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Charlie Patton, better known as Charley Patton (May 1, 1891 - April
28, 1934) is best known as an American Delta blues musician. He is
considered by many to be the "Father of Delta Blues" and therefore one
of the oldest known figures of American popular music. He is credited
with creating an enduring body of American music and personally
inspiring just about every Delta blues man (Palmer, 1995). Musicologist
Robert Palmer considers him among the most important musicians that
America produced in the twentieth century. Many sources, including
musical releases, his gravestone," spell his name “Charley” even though
the musician himself spelled his name "Charlie."
At Dockery, Charlie fell under the tutelage of Henry Sloan, who had a new, unusual style of playing music which today would be considered very early blues. Charlie followed Henry Sloan around, and, by the time he was about 19, had become an accomplished performer and songwriter in his own right, having already composed "Pony Blues," a seminal song of the era.
Robert Palmer describes Patton as a "jack-of all-trades bluesman" who played "deep blues, white hillbilly songs, nineteenth century ballads, and other varieties of black and white country dance music with equal facility".
He was extremely popular across the Southern United States, and — in contrast to the itinerant wandering of most blues musicians of his time — played scheduled engagements at plantations and taverns. Long before Jimi Hendrix impressed audiences with flashy guitar playing, Patton gained notoriety for his showmanship, often playing with the guitar down on his knees, behind his head, or behind his back. Although Patton was a small man at about 5 foot 5 and 135 pounds, his gravelly voice was rumored to have been loud enough to carry 500 yards without amplification. Patton's gritty bellowing was a major influence on the singing style of his young friend Chester Burnett, who went on to gain fame in Chicago as Howlin' Wolf.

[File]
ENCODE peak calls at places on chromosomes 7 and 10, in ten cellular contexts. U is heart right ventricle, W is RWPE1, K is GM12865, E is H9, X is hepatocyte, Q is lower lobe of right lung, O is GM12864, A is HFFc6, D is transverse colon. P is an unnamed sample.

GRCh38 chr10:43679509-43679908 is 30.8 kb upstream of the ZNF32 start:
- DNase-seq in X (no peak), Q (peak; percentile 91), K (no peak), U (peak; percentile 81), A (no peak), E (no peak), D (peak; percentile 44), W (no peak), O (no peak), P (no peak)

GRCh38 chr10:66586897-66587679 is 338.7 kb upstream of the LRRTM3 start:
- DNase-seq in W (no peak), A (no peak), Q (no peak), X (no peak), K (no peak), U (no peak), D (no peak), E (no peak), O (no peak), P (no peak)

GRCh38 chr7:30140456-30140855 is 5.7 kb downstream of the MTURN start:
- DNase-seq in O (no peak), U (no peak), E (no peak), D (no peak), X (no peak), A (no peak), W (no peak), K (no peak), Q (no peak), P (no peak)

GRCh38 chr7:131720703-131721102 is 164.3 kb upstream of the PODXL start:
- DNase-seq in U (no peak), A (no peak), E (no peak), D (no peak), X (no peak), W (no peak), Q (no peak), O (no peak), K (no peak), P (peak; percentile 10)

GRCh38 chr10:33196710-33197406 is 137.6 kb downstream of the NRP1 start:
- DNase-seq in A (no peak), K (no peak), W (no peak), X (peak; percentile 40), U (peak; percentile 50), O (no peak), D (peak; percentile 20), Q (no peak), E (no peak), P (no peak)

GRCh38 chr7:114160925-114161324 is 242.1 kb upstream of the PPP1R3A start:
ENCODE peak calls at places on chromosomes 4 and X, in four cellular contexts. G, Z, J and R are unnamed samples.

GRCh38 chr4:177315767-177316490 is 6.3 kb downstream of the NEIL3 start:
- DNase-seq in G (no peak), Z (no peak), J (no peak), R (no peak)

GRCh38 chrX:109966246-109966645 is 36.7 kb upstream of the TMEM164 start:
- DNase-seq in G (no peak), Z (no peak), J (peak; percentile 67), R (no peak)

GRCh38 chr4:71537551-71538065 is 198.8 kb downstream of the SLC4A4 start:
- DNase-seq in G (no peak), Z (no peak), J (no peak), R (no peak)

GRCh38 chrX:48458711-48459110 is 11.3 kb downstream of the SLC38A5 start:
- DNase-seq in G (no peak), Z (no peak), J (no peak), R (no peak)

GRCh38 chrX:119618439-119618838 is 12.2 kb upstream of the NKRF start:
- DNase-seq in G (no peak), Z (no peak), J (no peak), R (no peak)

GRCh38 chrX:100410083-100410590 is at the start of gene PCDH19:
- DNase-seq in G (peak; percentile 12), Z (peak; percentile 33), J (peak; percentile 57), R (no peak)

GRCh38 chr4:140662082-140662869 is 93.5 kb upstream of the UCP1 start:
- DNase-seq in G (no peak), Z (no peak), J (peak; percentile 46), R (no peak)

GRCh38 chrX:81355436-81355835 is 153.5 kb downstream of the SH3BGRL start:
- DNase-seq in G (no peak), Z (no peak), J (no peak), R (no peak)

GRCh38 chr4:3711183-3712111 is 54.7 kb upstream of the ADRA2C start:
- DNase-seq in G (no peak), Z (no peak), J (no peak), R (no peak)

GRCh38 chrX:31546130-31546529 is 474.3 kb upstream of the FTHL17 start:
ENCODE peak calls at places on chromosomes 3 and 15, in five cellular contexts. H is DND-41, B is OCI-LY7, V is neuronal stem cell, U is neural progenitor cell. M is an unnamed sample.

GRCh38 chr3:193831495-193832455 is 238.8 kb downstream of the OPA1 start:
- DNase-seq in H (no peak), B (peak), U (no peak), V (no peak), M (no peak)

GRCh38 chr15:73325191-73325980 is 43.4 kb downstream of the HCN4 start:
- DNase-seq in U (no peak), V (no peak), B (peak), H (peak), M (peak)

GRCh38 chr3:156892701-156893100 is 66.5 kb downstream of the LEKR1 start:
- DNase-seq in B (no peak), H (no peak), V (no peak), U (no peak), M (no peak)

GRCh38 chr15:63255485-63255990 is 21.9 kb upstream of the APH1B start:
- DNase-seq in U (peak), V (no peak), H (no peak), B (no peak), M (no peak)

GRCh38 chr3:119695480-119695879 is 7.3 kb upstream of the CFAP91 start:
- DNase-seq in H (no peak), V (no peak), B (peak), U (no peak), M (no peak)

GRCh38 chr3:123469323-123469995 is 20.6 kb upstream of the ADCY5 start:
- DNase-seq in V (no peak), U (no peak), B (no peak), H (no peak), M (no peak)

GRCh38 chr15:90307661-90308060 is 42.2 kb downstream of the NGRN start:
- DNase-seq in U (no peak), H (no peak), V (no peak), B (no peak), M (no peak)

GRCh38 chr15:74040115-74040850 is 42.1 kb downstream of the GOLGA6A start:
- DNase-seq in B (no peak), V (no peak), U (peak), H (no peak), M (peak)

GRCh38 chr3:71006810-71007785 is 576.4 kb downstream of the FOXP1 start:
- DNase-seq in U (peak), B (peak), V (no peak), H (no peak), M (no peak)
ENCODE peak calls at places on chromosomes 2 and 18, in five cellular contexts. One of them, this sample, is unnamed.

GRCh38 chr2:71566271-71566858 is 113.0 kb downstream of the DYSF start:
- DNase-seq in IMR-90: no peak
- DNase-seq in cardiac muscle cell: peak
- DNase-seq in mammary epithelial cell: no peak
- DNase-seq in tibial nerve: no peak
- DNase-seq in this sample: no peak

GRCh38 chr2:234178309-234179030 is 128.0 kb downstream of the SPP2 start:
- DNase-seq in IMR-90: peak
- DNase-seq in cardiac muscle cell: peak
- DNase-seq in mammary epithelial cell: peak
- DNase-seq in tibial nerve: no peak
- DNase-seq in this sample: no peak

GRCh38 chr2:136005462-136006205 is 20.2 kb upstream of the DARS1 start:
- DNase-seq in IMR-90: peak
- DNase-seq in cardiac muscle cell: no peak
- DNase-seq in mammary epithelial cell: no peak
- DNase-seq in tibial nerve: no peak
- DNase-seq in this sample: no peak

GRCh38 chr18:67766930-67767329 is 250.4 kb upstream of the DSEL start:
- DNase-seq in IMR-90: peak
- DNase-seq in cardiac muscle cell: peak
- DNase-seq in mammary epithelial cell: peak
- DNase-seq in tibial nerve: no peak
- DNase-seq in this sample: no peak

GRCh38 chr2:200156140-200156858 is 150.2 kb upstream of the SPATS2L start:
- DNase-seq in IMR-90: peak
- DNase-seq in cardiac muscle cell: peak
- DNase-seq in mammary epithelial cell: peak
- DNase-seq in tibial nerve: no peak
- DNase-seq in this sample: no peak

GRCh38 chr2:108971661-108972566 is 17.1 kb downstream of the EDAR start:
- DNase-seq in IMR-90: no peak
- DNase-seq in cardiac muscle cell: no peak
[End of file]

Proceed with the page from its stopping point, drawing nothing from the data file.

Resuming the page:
Patton settled in Holly Ridge, Mississippi with his common-law wife and recording partner Bertha Lee in 1933. He died on the Heathman-Dedham plantation near Indianola from heart disease on April 28, 1934 and is buried in Holly Ridge (both towns are located in Sunflower County). A memorial headstone was erected on Patton's grave (the location of which was identified by the cemetery caretaker C. Howard who claimed to have been present at the burial) paid for by musician John Fogerty through the Mt. Zion Memorial Fund in July, 1990. The spelling of Patton's name was dictated by Jim O'Neal who also composed the Patton epitaph.
Only one photograph of Charlie Patton is known to exist, although its authenticity is disputed. The photograph is owned by a collector, John Tefteller.
Patton's ethnicity is the subject of minor debate. Though he was considered African-American, because of his light complexion there have been rumors that he was Mexican, or possibly a full-blood Cherokee, a theory endorsed by Howlin' Wolf. Patton himself sang in "Down the Dirt Road Blues" of having gone to "the Nation" and "the Territo'" -- meaning the Cherokee Nation portion of the Indian Territory (which became part of the state of Oklahoma in 1907), where a number of Black Indians tried unsuccessfully to claim a place on the tribal rolls and thereby obtain land.
Patton's death certificate states that he died in a house approximately twenty miles from Dockery's Plantation in Indianola, Mississippi. Bertha Lee is not mentioned on the certificate, the only informant listed being one Willie Calvin. His death was not reported in the newspapers.
Screamin' and Hollerin' the Blues: The Worlds of Charley Patton is a boxed set collecting Charley Patton's recorded works. It also featuring recordings by many of his friends and associates. The set won three Grammy Awards in 2003 for Best Historical Album, Best Compilation, and Best Written Notes.
Charley Patton's song "Pony Blues" (1929) was included by the National Recording Preservation Board in the Library of Congress' National Recording Registry in 2006. The board selects songs in an annual basis that are "culturally, historically, or aesthetically significant."